When it comes to the books and comics and other “expanded universe” media, I’ve always enjoyed pulling together this sort of material and presenting to a part of the Star Trek fan base who might not be familiar with these corners of the franchise. Who knows? Maybe somebody buying this model will read the essay and decide they need to check out a novel or comic or three. I’d be all right with that.

This was my first time working with Eaglemoss, and I enjoyed working with them. I don’t know if I’ll get to do it again, but I’d certainly be up for it if the planets align in favorable fashion. Until then, many thanks to Ben and John for the opportunity!

StarFest bound!

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Thanks to the wonder that is scheduled posting here on the blog thing, by the time you read this my hetero life mate Kevin and I will be on our way to Denver for the annual StarFest Convention!

(Be sure to click on the link and check out the guest line-up. William Shatner. Nichelle Nichols. Ben Browder from Farscape! Rick Sternbach! Ken Foree from Dawn of the Dead! Peter Macon from The Orville! And many more!)

I’ve run out of fingers to keep an accurate count of this sort of thing, but I’m reminded that this will be our 17th consecutive year attending as guests of the con. Regular readers know that this show and Shore Leave are my two favorite conventions to attend, and the two I make every effort not to miss. Indeed, I make sure to lock in my availability for these shows before committing to anything else.

AvailableLight-coverWhat’ll we be up to this weekend? The usual sorts of convention shenanigans. We’ll have our tables in the vendor area, of course, and I’ll have with me minty fresh copies of Available Light and other titles, all ready for the autographing and such.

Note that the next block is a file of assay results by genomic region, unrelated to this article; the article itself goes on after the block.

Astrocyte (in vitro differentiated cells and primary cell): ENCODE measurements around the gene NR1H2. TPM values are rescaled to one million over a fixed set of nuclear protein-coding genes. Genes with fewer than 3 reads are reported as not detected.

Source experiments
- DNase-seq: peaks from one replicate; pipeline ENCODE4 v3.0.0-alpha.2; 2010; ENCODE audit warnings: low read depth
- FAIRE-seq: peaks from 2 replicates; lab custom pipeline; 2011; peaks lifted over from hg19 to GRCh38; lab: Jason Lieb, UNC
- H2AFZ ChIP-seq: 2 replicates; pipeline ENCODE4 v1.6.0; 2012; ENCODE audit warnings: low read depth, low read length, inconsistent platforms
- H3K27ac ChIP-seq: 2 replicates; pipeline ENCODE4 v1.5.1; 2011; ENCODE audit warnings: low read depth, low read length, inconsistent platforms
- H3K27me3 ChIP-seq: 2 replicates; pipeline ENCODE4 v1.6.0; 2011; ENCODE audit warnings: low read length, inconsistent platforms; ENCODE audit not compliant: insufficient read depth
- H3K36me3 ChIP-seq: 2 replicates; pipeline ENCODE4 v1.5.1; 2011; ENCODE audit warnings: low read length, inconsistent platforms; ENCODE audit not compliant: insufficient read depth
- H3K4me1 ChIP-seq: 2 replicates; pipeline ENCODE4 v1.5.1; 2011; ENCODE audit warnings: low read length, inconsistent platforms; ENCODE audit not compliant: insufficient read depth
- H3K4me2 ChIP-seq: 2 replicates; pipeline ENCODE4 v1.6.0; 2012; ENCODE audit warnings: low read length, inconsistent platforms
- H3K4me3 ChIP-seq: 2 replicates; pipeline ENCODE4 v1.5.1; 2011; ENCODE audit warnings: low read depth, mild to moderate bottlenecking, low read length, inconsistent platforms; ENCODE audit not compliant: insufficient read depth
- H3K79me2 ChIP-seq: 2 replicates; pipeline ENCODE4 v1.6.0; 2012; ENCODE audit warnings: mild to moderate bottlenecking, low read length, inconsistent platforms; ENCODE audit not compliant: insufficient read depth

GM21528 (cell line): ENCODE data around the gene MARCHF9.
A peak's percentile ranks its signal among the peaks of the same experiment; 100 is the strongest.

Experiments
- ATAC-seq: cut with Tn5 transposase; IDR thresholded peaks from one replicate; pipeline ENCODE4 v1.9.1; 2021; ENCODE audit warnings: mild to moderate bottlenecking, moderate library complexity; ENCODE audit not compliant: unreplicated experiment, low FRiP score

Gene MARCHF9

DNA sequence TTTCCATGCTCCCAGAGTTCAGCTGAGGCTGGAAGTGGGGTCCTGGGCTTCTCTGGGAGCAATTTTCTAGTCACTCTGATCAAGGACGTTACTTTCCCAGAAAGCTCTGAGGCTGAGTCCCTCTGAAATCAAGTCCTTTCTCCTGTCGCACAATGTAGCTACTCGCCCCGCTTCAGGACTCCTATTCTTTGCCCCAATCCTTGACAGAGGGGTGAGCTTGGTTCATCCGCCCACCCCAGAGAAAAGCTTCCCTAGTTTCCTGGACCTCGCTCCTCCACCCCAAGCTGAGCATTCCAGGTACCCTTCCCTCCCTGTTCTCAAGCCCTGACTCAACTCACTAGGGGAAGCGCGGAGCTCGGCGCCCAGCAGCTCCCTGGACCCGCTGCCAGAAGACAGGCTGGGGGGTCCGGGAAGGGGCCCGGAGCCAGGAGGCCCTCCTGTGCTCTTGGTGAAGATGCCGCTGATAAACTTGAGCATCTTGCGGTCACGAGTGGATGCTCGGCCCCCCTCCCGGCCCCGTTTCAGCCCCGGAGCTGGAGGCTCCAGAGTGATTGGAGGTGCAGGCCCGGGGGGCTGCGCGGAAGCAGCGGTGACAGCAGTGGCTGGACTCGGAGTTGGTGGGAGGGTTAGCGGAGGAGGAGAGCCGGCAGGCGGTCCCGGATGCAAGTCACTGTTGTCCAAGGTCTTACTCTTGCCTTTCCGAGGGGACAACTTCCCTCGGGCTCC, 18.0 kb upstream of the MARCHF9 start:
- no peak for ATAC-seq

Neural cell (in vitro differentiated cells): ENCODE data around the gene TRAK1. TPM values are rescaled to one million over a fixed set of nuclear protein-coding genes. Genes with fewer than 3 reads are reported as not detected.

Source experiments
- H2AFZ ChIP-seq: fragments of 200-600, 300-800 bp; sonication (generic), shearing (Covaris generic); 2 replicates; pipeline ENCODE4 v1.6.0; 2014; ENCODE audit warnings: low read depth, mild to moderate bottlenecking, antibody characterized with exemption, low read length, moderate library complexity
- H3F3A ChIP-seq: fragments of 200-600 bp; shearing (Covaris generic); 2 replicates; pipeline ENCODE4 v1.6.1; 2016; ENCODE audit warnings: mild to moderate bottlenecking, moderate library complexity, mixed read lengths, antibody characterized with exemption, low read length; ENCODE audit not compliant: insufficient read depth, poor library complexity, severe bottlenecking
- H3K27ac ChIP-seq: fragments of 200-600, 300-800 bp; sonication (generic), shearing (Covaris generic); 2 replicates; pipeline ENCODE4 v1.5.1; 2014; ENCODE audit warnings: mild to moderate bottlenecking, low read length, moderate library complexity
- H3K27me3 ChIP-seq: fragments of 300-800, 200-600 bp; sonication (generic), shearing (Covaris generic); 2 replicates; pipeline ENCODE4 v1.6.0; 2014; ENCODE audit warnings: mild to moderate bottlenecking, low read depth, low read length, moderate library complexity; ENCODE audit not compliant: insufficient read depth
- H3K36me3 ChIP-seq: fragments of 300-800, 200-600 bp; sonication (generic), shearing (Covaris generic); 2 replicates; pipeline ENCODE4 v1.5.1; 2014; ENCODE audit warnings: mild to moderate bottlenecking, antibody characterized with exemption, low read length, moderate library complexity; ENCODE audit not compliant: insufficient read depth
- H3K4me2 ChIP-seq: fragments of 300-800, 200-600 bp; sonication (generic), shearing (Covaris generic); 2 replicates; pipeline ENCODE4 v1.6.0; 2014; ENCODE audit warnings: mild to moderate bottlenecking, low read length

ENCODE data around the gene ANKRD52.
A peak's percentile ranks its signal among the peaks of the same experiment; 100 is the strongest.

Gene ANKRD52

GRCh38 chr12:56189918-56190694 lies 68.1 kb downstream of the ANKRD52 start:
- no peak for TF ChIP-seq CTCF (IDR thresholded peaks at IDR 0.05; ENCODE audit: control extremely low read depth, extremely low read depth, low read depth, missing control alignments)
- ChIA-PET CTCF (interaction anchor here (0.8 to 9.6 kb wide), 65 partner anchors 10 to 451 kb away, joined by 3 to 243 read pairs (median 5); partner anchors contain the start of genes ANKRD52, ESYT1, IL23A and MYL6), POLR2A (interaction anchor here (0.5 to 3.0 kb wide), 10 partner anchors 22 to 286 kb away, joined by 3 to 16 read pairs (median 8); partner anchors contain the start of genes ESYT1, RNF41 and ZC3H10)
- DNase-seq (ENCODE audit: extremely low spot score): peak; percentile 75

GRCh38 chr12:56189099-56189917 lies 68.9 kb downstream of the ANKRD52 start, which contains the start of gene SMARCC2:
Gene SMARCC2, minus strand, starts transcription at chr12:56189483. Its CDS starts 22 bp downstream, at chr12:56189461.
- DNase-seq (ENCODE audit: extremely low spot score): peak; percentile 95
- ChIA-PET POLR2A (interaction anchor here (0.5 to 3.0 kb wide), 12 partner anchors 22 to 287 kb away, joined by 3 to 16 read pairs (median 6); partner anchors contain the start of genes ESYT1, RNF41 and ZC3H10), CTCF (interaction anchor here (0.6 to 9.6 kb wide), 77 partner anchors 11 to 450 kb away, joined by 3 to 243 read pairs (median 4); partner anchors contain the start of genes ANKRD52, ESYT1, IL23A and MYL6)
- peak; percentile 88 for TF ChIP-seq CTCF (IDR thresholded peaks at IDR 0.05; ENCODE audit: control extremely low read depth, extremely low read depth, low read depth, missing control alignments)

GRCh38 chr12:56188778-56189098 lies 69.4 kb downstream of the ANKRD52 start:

We’ll also be participating in programming, including the guest meet-n-greet on Friday night. We help out with the talent show and the big costume contest on Saturday evening, and we’ll be serving up another couple of Late Night Movie Action with Dayton and Kevin. On Friday it’s The Adventures of Buckaroo Banzai Across the 8th Dimension as this cult classic celebrates its 35th anniversary in 2019. For Saturday, we’re presenting Once Upon A Deadpool (aka, “the PG-13 version of Deadpool 2“), which is actually a follow up to our screening of the first Deadpool flick at last year’s StarFest. It’s a whole sequel observance kind of thing, offered in the spirit of good old-fashioned family entertainment.

Beyond that? I’m sure we’ll find some kind of trouble to get into.

If you’re reading this and planning to attend the con, be sure to swing by and say hello!

GoneTrekkin

Happy 80th Birthday, Lee Majors!

The Six Million Dollar Man himself celebrates his 80th birthday today!

It’s been a bit since I saw him pop up anywhere. He looked great from the photos I saw from the set of Fuller House where he along with Bionic Woman Lindsay Wagner guest-starred last year. They both still look great, and I hope I have half his energy when I’m his age.

Also? I fervently maintain that Lee Majors has the manliest running stride in the history of running men. Fight me.

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Geek Fact: When I was a kid, I so wanted a jacket like the one in this pic.

Geek Fact 2: I kinda still do.

Happy Birthday, Mr. Majors!

Happy 52nd Birthday, “Arena!”

On January 19th, 1967, Captain James T. Kirk faced off against a formidable foe. Trapped on a barren planetoid, he has no choice but to find some way to defeat his enemy in a battle for the ages.

I have many favorite episodes of the original Star Trek series, but “Arena,” the 18th episode of the show’s first season, is at the top of my list. When I was a kid, the draw was Captain Kirk being a badass, facing off against a scary enemy that’s as cunning as he is while outmatching him in strength and ferocity. As I grew older and started to see the different layers baked into various episodes, I gained a new appreciation for this particular story.